Air-conditioning in Mumbai, India -- Photo: Kuni Takahashi for The New York Times
[UPDATE 22 June -- There's a follow-up debate today at the NY Times -- "Is it a good goal for everyone in the world to have access to air-conditioning — like clean water or the Internet? Or is it an unsustainable luxury, which air-conditioned societies should be giving up or rationing?" The focus on the developed world is good. It really drives home how our lifestyles make us complicit.]
The likely response to a warming world is more use of air conditioning wherever it can be afforded. But, according to this NY Times report by Elisabeth Rosenthal and Andrew W. Lehren, the new non-ozone-damaging gases are by weight thousands of times more potent as CO2 and "up to 27 percent of all global warming will be attributable to those gases by 2050."
This is not only an urban Asian problem. Here in Brazil I am watching air conditioning follow the cars and rural electrification (Luz para Todos) into the Amazon forest where people want it for the same reasons as Asians, Australians, Europeans and North Americans do -- to deal with the heat.
Suely Carvalho, the Brazilian-born chief of the United Nations Development Program’s Montreal Protocol and Chemicals Unit, said: “The developing countries are already struggling to phase out, and now you tell them, ‘Don’t do what we did.’ You can see why they’re upset.”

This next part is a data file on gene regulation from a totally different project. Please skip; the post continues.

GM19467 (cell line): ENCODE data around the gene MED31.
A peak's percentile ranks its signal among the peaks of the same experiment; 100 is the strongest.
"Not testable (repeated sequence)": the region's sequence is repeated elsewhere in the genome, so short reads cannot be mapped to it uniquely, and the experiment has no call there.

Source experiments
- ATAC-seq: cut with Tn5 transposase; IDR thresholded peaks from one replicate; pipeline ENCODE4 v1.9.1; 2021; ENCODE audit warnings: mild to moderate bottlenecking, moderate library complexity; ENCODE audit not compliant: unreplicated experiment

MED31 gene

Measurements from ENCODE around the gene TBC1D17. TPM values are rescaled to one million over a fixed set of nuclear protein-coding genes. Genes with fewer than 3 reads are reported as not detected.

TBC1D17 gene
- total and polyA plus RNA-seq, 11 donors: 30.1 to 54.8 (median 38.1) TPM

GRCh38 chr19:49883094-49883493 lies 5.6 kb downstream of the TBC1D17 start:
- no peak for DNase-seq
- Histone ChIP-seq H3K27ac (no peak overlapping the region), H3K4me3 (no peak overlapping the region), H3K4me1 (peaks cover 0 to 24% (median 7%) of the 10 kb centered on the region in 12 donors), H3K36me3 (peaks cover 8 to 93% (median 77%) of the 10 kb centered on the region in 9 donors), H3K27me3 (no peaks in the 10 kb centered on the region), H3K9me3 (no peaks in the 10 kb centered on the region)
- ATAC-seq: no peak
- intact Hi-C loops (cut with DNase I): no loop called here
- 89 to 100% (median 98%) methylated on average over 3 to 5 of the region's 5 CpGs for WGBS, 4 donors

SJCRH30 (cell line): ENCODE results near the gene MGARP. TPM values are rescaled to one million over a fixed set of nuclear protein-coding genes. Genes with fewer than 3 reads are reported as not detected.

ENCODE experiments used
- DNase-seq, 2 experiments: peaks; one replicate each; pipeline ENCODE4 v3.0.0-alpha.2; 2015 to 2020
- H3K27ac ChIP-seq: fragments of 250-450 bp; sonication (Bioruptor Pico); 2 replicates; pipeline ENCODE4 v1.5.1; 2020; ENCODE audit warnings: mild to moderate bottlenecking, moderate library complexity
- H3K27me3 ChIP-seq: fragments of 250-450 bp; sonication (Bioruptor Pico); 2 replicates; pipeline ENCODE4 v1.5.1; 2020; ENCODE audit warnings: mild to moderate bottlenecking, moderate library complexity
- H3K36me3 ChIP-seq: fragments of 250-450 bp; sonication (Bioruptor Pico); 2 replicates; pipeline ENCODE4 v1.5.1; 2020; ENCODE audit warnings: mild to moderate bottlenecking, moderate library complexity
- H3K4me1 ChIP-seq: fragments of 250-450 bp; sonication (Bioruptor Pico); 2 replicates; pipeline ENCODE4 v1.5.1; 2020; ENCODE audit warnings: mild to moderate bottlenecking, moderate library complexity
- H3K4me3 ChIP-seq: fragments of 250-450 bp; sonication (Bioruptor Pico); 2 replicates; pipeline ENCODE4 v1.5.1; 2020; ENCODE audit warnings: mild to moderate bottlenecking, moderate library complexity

Here is the NY Times report:
Relief in Every Window, but Global Worry Too
In the ramshackle apartment blocks and sooty concrete homes that line the dusty roads of urban India, there is a new status symbol on proud display. An air-conditioner has become a sign of middle-class status in developing nations, a must-have dowry item.It is cheaper than a car, and arguably more life-changing in steamy regions, where cooling can make it easier for a child to study or a worker to sleep.But as air-conditioners sprout from windows and storefronts across the world, scientists are becoming increasingly alarmed about the impact of the gases on which they run. All are potent agents of global warming.Air-conditioning sales are growing 20 percent a year in China and India, as middle classes grow, units become more affordable and temperatures rise with climate change. The potential cooling demands of upwardly mobile Mumbai, India, alone have been estimated to be a quarter of those of the United States.Air-conditioning gases are regulated primarily though a 1987 treaty called the Montreal Protocol, created to protect the ozone layer. It has reduced damage to that vital shield, which blocks cancer-causing ultraviolet rays, by mandating the use of progressively more benign gases. The oldest CFC coolants, which are highly damaging to the ozone layer, have been largely eliminated from use; and the newest ones, used widely in industrialized nations, have little or no effect on it.But these gases have an impact the ozone treaty largely ignores. Pound for pound, they contribute to global warming thousands of times more than does carbon dioxide, the standard greenhouse gas.The leading scientists in the field have just calculated that if all the equipment entering the world market uses the newest gases currently employed in air-conditioners, up to 27 percent of all global warming will be attributable to those gases by 2050.So the therapy to cure one global environmental disaster is now seeding another. “There is precious little time to do something, to act,” said Stephen O. Andersen, the co-chairman of the treaty’s technical and economic advisory panel.The numbers are all moving in the wrong direction.
Continue at the NY Times.